As it turned out, Sonny couldn’t concentrate on his football during that session. There was a very notable distraction. “All I could see was this guy popping up with a camera filming me,” he said.

“I’m playing and I could see it in the corner of my eye. I can tell everyone else is looking, the coaches are looking, and I was shrinking inside myself. I just want it to stop.

“We come out of the training session and the cameraman comes out with my dad – they’re all happy. Terry comes down and he’s mad – ‘what’s going on here? This has got to stop.’

“He’s always been that one that’s tried to fight my corner.”

‘Fair Game: Coaching and Poaching’

On May 12, 1996, a deeply damaging News of the World article was published that left the boy wonder stunned. “Chelsea tried to nick my 12-year-old son: Blues face rap over wonderkid” was the headline.

Sonny’s perception of his dad – and his intentions – started to shift at that point. But then came the documentary. It wasn’t the “nice documentary” about Sonny that was promised.

More scouts were introduced in the show, along with more promising young footballers Sonny had never heard of.

The full title of the programme was Fair Game: Coaching and Poaching. The documentary wasn’t about Sonny at all; it was about youth players being coached and those who were being poached – Sonny fell into the latter category.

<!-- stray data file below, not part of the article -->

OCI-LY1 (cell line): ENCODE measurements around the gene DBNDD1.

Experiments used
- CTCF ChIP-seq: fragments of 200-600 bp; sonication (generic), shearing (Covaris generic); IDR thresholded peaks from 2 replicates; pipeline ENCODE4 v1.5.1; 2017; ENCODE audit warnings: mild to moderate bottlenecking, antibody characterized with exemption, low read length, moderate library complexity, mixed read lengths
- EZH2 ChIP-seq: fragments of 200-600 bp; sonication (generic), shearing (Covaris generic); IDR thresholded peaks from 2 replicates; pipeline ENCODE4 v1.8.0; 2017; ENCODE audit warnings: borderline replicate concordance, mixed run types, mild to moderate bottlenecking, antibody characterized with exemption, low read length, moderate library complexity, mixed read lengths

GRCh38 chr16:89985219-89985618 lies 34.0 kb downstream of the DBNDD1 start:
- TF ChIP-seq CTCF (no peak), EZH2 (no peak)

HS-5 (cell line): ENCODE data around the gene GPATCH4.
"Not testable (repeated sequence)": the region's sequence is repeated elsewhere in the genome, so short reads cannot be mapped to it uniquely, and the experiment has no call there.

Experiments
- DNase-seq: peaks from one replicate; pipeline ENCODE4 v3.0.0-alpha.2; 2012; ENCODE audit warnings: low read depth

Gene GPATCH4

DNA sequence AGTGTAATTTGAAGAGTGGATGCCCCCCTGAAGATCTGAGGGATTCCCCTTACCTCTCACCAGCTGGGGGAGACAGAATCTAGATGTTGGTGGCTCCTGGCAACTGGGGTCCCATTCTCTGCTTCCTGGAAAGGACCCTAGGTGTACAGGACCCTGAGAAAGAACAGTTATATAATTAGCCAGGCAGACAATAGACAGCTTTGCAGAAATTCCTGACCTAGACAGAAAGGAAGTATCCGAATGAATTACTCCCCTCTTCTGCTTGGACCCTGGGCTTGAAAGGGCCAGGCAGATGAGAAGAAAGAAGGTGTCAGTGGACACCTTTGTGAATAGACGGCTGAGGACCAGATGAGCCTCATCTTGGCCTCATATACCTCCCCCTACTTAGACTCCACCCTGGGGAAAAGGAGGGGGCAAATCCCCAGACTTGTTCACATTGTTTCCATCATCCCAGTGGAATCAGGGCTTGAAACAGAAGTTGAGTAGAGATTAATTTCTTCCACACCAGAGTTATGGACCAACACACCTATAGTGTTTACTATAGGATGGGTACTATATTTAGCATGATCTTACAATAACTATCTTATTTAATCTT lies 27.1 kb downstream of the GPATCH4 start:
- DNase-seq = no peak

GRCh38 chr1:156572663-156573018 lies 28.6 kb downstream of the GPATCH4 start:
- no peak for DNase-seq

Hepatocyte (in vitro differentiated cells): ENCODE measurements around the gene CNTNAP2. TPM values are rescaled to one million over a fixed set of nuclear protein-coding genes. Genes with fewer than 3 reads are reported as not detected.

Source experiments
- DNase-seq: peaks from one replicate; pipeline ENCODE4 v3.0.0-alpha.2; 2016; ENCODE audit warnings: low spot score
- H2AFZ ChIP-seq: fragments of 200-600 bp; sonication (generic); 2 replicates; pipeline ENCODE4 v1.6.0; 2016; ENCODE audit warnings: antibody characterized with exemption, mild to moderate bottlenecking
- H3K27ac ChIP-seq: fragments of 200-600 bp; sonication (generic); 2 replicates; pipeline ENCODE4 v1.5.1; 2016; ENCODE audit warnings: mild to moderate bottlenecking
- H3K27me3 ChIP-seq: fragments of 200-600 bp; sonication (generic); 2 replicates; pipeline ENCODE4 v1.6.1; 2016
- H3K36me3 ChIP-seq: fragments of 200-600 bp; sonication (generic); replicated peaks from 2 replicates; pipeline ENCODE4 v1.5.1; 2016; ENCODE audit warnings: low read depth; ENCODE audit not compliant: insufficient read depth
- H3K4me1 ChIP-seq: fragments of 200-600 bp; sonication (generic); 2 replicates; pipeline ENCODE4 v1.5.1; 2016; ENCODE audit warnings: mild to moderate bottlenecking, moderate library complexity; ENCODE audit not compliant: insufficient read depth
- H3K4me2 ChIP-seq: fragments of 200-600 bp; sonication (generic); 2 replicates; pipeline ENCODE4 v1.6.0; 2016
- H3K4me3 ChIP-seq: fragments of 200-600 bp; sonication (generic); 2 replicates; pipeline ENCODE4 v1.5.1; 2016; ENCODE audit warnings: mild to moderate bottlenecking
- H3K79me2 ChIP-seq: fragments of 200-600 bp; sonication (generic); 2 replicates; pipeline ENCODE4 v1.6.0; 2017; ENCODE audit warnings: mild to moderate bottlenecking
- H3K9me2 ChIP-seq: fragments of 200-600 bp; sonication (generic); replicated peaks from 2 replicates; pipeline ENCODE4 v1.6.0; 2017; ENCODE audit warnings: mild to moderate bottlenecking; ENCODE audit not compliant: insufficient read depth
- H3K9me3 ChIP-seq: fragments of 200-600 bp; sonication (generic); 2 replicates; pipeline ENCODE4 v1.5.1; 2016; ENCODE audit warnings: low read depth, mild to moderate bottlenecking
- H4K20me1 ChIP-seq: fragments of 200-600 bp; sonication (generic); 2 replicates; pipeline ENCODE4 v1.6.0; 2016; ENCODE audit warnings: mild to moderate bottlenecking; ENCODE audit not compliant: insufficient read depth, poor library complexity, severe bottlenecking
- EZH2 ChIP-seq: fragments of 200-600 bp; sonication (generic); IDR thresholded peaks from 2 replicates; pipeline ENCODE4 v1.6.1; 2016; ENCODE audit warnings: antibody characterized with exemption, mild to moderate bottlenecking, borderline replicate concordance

There was also a notable absentee at the viewing party that had been organised: Sonny’s dad.

As a result of the poaching fiasco, Sonny was banned for a year from playing in any football club’s school of excellence.

‘I ain’t got a son no more’

Sonny with his football coach Terry

Things did not get easier after the documentary was aired – you can still hear the emotion as Sonny retells it over a Zoom call. “The toughest bit, about a month after, I’m training with Terry because he was my one-to-one coach,” Sonny explained.

Sonny’s dad came over. “I hadn’t seen him for about a month. He comes over to the fence, the same way he always used to come through, and he was saying ‘Sonny, Sonny’.

“It was one of those moments where you’re thinking ‘what’s going to happen here?’” It transpired that Sonny’s dad had organised “some more work” for him.

“It was newspapers, this, that, and the other. I couldn’t believe it. I was like, ‘dad, are you joking? I can’t do that anymore, it’s done, it’s over’. I’d said to him a lot of times before that I don’t want to do it but, this time, I was telling him no.”